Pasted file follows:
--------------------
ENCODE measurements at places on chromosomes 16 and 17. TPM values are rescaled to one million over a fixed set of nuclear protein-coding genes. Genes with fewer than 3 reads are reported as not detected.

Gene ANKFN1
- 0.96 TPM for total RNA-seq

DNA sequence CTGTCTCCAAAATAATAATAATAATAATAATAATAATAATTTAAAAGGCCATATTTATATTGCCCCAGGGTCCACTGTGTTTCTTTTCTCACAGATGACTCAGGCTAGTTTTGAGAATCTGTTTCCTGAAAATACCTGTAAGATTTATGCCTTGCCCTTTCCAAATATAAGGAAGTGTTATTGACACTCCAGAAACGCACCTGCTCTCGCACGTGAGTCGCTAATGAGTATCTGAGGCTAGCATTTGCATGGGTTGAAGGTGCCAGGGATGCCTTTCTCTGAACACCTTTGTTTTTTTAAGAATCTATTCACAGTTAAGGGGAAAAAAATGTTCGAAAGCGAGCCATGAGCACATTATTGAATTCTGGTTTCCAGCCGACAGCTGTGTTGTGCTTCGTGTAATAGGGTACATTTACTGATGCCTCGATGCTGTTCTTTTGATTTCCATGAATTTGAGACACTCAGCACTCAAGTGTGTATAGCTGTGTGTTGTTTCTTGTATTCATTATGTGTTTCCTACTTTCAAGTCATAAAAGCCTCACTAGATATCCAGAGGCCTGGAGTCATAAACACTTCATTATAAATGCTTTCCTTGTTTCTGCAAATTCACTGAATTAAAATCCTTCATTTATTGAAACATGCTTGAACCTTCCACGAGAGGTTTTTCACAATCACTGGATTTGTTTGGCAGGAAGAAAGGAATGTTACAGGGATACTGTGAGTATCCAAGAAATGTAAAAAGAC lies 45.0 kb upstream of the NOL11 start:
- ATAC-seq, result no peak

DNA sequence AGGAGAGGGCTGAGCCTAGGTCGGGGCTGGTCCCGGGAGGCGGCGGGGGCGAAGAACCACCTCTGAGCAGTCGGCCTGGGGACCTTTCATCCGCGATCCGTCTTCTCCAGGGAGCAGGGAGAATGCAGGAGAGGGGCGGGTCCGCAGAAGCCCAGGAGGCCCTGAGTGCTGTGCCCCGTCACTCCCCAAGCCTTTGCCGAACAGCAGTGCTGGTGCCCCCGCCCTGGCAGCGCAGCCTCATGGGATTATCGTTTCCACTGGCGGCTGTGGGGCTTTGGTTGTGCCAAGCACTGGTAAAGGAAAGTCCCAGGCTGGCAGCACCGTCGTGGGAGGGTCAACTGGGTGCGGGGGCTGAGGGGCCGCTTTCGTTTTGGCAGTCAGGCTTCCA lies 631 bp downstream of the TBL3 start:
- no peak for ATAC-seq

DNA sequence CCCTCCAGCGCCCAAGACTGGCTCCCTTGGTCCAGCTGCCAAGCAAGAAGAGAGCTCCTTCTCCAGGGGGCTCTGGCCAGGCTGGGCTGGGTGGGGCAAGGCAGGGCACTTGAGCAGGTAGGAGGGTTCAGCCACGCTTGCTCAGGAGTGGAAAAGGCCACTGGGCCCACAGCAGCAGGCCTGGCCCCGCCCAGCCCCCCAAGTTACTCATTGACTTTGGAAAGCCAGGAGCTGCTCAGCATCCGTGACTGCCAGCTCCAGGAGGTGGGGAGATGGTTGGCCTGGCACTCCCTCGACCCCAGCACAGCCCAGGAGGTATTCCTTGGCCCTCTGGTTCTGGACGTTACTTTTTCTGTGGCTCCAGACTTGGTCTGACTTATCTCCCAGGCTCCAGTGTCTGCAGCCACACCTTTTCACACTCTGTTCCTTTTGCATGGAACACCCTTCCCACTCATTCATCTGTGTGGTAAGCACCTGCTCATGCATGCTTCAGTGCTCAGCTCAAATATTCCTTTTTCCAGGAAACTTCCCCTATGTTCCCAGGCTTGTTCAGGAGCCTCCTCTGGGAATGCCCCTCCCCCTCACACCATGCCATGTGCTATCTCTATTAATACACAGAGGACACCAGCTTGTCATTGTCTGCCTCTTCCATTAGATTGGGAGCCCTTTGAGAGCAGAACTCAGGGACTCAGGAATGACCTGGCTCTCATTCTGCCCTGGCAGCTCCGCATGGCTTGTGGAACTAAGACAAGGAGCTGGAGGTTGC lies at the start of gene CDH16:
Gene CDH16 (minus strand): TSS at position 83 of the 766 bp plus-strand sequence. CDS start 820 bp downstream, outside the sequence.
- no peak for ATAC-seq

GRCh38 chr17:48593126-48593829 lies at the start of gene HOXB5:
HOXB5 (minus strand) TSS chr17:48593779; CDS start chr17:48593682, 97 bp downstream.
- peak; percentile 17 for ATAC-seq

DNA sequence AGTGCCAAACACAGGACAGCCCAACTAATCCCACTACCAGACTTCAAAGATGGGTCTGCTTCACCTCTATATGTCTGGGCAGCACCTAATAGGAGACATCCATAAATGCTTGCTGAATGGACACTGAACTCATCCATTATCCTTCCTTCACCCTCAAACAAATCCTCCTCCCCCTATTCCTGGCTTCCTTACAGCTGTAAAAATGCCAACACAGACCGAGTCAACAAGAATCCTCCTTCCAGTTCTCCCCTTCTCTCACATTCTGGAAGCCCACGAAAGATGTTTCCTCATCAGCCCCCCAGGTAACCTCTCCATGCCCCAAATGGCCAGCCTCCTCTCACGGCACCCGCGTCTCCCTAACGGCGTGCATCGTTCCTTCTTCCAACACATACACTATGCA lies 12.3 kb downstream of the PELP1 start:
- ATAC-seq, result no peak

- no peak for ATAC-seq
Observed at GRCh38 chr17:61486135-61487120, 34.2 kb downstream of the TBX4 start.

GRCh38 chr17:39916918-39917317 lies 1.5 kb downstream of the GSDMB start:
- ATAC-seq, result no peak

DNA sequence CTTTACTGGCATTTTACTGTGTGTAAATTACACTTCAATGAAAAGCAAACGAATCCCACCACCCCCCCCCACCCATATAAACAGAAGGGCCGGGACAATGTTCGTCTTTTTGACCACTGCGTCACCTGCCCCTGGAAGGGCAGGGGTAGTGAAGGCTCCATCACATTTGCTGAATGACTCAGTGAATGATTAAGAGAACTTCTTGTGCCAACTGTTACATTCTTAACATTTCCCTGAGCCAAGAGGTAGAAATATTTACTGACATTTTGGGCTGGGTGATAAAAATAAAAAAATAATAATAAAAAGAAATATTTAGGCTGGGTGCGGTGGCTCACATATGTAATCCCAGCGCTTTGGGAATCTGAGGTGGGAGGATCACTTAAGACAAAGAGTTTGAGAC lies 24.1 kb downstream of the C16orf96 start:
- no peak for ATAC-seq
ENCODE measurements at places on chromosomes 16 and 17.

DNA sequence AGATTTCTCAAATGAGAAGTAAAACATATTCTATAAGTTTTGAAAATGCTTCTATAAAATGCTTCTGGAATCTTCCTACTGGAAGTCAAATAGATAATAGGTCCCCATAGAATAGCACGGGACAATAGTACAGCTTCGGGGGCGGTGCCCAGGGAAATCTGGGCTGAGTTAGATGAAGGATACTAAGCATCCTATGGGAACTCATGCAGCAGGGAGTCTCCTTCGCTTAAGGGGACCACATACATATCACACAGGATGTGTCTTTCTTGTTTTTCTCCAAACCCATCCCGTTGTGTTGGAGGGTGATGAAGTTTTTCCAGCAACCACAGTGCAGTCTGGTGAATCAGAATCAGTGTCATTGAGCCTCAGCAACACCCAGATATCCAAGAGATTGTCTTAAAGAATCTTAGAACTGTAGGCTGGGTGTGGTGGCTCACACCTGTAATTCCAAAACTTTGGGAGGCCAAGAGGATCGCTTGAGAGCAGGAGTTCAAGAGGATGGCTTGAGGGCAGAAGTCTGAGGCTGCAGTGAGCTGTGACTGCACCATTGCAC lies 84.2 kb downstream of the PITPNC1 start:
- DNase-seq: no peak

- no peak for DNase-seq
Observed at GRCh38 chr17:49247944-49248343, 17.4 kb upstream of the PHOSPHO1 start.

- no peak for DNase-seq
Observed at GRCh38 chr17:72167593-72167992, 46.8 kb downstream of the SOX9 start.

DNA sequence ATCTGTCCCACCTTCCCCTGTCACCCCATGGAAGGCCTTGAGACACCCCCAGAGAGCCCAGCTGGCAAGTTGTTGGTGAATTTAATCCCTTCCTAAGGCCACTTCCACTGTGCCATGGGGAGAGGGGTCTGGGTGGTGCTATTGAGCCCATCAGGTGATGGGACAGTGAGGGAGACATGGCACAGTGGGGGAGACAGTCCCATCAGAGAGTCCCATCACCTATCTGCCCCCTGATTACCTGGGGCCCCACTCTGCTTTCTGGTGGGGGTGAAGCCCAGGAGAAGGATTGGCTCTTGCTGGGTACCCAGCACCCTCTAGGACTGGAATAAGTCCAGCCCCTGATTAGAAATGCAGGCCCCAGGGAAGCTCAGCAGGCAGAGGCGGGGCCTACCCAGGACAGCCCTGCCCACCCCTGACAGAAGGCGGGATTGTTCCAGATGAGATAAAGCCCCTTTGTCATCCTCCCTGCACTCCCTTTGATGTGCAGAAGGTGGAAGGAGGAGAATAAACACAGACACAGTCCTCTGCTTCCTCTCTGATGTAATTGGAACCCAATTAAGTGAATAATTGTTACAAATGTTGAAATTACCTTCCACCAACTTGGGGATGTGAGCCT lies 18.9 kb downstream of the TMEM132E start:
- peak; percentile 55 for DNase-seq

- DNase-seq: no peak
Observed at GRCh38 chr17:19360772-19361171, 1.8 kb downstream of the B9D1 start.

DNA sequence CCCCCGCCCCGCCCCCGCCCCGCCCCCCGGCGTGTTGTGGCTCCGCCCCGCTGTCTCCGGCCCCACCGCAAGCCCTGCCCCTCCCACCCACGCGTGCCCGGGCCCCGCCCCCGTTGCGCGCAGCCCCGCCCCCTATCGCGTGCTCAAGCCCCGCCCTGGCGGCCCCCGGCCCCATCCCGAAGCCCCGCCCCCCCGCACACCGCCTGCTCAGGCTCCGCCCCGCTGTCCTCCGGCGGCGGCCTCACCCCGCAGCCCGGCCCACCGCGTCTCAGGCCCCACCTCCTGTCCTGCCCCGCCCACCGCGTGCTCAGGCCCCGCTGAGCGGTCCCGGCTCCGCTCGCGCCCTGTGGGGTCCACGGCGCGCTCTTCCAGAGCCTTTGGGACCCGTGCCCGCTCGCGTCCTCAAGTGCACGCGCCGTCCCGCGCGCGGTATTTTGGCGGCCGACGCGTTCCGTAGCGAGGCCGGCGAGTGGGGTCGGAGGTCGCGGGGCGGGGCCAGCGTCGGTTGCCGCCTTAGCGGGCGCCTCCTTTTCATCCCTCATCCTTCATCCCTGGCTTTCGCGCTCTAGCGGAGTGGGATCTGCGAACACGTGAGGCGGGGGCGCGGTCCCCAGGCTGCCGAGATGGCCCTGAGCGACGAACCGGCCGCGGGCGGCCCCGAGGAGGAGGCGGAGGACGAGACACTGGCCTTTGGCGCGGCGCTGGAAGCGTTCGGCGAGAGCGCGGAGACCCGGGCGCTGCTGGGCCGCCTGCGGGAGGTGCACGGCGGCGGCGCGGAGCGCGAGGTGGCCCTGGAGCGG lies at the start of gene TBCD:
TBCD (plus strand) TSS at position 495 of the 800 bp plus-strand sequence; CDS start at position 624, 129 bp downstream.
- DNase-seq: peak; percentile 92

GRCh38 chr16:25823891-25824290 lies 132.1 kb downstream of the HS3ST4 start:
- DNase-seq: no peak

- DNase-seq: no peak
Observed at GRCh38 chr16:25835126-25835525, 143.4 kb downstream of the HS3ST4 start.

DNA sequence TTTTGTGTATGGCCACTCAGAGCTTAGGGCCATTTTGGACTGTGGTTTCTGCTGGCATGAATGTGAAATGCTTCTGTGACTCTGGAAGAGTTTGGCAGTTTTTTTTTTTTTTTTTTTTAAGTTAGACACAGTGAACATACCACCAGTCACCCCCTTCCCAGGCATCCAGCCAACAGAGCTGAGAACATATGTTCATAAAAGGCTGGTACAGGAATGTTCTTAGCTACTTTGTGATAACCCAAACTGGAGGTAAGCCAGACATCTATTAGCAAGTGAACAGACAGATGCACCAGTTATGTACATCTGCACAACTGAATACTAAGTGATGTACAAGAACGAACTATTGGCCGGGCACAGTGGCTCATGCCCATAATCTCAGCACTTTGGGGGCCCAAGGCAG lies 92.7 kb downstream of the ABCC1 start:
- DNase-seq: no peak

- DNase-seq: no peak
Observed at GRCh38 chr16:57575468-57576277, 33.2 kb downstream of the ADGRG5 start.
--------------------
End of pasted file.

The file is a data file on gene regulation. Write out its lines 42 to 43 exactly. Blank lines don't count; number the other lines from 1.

- DNase-seq: no peak
Observed at GRCh38 chr16:57575468-57576277, 33.2 kb downstream of the ADGRG5 start.